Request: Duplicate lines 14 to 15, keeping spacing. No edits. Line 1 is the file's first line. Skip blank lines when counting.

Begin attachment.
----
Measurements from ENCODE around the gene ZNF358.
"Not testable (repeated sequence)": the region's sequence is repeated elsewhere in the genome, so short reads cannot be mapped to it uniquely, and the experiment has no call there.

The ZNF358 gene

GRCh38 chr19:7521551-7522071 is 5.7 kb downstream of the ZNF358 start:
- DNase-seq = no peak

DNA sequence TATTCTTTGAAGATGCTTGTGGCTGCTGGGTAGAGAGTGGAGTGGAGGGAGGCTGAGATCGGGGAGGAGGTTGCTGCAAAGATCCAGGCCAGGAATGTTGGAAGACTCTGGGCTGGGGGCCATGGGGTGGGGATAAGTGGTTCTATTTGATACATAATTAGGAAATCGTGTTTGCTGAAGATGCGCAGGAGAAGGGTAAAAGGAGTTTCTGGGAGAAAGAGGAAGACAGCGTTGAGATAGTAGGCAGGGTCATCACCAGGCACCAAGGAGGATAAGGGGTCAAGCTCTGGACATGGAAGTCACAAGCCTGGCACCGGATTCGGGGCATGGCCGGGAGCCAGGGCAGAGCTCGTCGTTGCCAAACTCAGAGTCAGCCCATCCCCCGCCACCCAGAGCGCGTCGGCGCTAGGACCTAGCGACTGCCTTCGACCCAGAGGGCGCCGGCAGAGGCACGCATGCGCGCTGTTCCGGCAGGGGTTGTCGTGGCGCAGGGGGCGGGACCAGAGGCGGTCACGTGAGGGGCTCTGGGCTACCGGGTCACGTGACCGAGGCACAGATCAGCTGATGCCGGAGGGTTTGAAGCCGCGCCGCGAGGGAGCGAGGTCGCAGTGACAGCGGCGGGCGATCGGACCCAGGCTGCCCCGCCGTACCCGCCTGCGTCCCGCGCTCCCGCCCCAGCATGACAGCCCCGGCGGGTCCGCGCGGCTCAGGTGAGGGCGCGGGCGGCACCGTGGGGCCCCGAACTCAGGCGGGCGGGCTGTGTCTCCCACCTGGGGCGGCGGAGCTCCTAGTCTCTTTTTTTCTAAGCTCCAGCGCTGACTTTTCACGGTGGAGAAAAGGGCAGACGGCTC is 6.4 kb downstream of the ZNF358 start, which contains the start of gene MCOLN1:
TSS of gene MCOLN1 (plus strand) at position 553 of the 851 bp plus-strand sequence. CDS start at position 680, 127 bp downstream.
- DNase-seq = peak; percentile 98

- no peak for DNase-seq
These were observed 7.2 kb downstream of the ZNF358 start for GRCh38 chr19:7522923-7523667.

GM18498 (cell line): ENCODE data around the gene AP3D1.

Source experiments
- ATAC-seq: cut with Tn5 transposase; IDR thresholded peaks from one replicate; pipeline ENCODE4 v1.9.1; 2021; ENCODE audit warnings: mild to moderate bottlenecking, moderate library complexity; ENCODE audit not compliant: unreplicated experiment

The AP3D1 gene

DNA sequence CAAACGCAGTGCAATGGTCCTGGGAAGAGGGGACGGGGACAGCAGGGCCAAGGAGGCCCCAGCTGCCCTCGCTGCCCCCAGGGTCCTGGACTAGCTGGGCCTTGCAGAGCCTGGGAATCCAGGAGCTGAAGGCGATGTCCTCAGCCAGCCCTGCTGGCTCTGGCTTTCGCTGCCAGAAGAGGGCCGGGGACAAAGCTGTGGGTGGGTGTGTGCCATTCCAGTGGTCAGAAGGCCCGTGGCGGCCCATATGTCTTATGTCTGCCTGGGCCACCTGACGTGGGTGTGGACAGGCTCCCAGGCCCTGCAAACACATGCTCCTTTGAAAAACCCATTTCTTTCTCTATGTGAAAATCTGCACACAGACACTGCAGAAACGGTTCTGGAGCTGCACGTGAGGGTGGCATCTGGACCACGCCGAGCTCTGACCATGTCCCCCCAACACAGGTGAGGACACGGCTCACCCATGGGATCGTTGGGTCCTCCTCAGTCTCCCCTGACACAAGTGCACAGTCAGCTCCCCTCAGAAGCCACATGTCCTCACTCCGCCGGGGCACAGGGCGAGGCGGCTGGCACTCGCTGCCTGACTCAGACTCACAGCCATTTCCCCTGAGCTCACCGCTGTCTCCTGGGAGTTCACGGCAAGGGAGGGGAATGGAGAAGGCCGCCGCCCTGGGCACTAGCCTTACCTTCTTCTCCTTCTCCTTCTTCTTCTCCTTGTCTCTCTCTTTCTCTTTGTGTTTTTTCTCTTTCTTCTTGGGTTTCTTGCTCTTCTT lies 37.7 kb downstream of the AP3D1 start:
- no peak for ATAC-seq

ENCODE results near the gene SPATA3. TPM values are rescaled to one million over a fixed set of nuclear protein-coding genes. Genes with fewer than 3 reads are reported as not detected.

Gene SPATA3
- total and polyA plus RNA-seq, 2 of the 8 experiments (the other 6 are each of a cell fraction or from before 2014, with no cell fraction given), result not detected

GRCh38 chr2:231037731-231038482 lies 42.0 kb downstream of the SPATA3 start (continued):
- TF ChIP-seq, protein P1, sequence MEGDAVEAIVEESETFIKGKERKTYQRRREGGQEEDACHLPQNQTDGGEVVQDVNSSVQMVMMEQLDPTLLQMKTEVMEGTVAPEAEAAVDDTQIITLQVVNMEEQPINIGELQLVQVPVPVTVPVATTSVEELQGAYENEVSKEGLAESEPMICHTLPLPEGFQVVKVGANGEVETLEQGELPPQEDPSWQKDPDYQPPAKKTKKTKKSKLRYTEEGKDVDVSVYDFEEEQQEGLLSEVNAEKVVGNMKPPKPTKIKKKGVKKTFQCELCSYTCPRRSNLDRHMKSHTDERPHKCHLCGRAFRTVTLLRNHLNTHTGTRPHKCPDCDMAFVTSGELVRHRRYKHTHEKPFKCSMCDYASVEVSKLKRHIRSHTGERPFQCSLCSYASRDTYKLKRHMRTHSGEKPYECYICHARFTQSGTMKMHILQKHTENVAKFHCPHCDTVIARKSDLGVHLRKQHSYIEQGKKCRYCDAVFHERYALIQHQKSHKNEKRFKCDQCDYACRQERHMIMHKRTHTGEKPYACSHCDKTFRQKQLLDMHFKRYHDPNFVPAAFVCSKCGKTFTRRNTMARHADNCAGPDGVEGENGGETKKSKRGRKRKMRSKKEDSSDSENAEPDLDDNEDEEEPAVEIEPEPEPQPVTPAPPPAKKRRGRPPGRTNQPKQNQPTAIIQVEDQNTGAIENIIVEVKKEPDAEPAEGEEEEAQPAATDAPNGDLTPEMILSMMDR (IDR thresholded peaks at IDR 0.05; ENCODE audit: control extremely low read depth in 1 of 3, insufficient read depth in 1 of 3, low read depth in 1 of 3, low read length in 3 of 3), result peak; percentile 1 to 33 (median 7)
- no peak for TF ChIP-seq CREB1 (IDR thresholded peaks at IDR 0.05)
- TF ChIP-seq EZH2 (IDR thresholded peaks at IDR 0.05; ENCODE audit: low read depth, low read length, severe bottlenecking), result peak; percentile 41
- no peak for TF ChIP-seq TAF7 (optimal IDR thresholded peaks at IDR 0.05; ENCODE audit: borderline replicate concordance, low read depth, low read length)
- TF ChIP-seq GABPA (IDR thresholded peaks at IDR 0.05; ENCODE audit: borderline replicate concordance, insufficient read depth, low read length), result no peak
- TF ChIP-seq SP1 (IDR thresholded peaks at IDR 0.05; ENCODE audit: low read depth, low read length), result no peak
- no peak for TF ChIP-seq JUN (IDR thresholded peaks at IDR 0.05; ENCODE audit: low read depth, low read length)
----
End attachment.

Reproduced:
The AP3D1 gene

DNA sequence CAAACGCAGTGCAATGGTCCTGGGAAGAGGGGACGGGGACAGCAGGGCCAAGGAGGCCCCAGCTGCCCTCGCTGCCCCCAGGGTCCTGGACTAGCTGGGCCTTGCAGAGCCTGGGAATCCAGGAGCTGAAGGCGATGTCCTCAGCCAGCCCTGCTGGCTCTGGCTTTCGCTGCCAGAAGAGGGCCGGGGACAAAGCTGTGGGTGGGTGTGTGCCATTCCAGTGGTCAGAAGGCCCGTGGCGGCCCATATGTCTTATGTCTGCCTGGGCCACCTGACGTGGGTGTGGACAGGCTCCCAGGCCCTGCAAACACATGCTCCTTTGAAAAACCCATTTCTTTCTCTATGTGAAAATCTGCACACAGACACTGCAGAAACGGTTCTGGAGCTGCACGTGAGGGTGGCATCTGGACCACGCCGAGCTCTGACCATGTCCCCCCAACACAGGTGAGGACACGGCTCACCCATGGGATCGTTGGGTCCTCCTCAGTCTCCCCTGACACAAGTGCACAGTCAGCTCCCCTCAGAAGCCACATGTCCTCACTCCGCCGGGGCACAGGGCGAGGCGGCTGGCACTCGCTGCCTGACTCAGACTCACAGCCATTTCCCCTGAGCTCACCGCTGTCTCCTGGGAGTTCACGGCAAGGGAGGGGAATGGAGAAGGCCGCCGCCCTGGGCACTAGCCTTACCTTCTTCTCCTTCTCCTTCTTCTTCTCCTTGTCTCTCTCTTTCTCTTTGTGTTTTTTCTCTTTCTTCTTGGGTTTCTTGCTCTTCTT lies 37.7 kb downstream of the AP3D1 start: